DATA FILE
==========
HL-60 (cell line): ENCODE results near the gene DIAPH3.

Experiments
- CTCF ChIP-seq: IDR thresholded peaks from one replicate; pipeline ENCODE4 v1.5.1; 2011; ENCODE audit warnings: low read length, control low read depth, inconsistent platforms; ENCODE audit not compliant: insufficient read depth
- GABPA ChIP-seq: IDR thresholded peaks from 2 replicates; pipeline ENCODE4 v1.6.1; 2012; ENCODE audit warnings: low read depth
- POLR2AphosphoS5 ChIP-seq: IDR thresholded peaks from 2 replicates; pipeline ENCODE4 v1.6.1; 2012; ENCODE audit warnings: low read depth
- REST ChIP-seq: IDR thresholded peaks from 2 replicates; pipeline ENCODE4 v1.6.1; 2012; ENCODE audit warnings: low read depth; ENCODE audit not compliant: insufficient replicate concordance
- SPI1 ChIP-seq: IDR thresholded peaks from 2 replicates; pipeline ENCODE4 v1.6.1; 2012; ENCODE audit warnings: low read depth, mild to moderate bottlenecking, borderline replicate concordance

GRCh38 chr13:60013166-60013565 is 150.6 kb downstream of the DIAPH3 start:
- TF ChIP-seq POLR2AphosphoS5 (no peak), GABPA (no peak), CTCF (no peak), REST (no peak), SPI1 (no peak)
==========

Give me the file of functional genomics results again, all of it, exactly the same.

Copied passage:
HL-60 (cell line): ENCODE results near the gene DIAPH3.

Experiments
- CTCF ChIP-seq: IDR thresholded peaks from one replicate; pipeline ENCODE4 v1.5.1; 2011; ENCODE audit warnings: low read length, control low read depth, inconsistent platforms; ENCODE audit not compliant: insufficient read depth
- GABPA ChIP-seq: IDR thresholded peaks from 2 replicates; pipeline ENCODE4 v1.6.1; 2012; ENCODE audit warnings: low read depth
- POLR2AphosphoS5 ChIP-seq: IDR thresholded peaks from 2 replicates; pipeline ENCODE4 v1.6.1; 2012; ENCODE audit warnings: low read depth
- REST ChIP-seq: IDR thresholded peaks from 2 replicates; pipeline ENCODE4 v1.6.1; 2012; ENCODE audit warnings: low read depth; ENCODE audit not compliant: insufficient replicate concordance
- SPI1 ChIP-seq: IDR thresholded peaks from 2 replicates; pipeline ENCODE4 v1.6.1; 2012; ENCODE audit warnings: low read depth, mild to moderate bottlenecking, borderline replicate concordance

GRCh38 chr13:60013166-60013565 is 150.6 kb downstream of the DIAPH3 start:
- TF ChIP-seq POLR2AphosphoS5 (no peak), GABPA (no peak), CTCF (no peak), REST (no peak), SPI1 (no peak)